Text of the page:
This will mean reframing our evangelistic conversations. It will me engaging the culture relationally through already established groups and organizations. It will mean that we may have to deconstruct our understanding of how to understand and express the gospel in a world that will be at best ambivalent to it. This means we will have to see people as people, not as numbers or projects. It will also mean we have to redefine success.

This will be difficult for the SBC, and for many of its churches. We might consider preparing our people for it now.

PS…to my new friends in Western Europe, please let me know if I get any of this wrong!‚  I would hate to have misunderstood my experience…

David has been a systems thinker most of his life. He has started three businesses as well as designed and developed systems and processes in existing organizations. He has a Doctorate in Leadership and has also done additional post-graduate work in communications.

He has also pastored 3 churches and loves to think about, write about and podcast about scripture, theology, and leadership.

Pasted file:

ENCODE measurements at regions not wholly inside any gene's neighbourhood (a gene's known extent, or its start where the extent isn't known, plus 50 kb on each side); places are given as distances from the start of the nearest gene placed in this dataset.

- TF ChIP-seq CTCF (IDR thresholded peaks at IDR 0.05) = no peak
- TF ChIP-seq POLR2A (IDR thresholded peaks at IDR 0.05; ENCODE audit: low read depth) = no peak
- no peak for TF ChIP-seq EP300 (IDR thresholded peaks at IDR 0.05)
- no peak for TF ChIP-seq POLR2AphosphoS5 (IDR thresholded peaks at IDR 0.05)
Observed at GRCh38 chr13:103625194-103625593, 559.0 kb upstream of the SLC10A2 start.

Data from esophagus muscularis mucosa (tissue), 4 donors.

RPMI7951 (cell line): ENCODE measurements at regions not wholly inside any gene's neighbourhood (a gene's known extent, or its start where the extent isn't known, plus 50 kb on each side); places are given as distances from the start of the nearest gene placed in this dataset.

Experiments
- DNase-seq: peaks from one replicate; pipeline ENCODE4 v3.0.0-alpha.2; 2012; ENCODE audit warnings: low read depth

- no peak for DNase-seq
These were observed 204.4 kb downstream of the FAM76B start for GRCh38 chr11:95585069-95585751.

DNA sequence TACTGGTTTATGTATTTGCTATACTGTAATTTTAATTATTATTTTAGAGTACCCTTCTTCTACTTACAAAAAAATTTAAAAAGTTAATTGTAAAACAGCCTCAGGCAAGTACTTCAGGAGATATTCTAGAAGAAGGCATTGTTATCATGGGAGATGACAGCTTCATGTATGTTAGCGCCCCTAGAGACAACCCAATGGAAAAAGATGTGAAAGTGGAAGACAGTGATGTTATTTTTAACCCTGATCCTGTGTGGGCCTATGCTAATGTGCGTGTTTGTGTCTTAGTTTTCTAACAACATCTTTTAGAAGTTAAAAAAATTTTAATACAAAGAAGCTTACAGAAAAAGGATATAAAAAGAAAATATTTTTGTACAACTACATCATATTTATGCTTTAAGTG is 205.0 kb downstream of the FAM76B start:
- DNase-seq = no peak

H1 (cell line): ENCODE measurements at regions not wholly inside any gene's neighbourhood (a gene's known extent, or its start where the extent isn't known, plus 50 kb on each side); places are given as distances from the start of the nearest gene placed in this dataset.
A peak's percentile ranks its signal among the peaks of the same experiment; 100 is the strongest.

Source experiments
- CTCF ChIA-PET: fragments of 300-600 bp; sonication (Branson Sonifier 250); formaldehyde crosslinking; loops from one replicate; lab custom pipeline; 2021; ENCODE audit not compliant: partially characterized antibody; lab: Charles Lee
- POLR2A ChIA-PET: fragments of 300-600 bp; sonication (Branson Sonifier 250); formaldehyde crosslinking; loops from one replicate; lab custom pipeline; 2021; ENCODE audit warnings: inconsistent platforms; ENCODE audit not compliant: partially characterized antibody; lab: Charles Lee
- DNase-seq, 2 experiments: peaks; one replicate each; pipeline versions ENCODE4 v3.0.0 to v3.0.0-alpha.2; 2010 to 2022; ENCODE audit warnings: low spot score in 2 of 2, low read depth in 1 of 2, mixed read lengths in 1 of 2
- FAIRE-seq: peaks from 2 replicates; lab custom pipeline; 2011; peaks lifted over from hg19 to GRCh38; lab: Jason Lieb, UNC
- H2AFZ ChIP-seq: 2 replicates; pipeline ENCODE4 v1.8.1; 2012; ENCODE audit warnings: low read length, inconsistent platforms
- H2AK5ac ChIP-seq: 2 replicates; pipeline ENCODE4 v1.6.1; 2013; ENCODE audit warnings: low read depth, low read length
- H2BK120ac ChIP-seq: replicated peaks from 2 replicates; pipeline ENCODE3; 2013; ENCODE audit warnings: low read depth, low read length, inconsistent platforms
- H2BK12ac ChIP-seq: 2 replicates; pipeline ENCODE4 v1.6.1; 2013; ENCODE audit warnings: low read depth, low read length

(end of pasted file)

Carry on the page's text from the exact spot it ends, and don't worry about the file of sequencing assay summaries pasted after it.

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  • David,

    Though I didn’t get the chance to accompany you for the gathering in Barcelona, I do appreciate your efforts to reflect on the challenges we face as missionaries in Western Europe. The questions you reference here very accurately reflect many of the issues with which I wrestle almost continually. In light of this, I also struggle with Scriptural admonitions regarding wise stewardship of resources, and “shaking the dust off of your feet.” Still, somehow, though, I believe that God has a purpose for me in Spain. And, no doubt, for others throughout Spain and Western Europe, as well. But, this doesn’t exempt us from asking the hard questions. In regard to all of this, it is encouraging to see someone else struggling along with us, and trying to truly support us in the midst of this struggle. Thanks.

  • David Rogers,

    It is interesting that I ask some of the same questions about “shaking the dust off of your feet” here in my American context. A year or so ago I heard Len Sweet (or Ed Stetzer, I don’t remember which) say that less than 2% of the churches in America that are growing are doing so from true conversion growth rather than transfer growth. The soil is hard here as well and the church is falling increasingly behind. I’ve had people ask me why I stay in a rather traditional church and my reply has always been, “Because I don’t believe God has given up on her.” I don’t believe God has given up on Europe either and I appreciate those of you who are committed to seeing his work advanced there despite the difficulties.